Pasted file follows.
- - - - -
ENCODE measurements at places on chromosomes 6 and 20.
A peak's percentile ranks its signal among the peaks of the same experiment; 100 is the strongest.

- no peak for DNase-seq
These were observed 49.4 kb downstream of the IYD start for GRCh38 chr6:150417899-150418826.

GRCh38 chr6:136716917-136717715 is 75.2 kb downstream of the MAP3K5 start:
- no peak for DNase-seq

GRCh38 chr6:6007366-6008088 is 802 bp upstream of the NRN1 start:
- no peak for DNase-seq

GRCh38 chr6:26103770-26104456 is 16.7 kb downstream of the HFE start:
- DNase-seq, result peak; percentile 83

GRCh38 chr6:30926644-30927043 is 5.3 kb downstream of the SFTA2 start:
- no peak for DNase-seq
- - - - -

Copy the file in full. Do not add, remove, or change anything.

ENCODE measurements at places on chromosomes 6 and 20.
A peak's percentile ranks its signal among the peaks of the same experiment; 100 is the strongest.

- no peak for DNase-seq
These were observed 49.4 kb downstream of the IYD start for GRCh38 chr6:150417899-150418826.

GRCh38 chr6:136716917-136717715 is 75.2 kb downstream of the MAP3K5 start:
- no peak for DNase-seq

GRCh38 chr6:6007366-6008088 is 802 bp upstream of the NRN1 start:
- no peak for DNase-seq

GRCh38 chr6:26103770-26104456 is 16.7 kb downstream of the HFE start:
- DNase-seq, result peak; percentile 83

GRCh38 chr6:30926644-30927043 is 5.3 kb downstream of the SFTA2 start:
- no peak for DNase-seq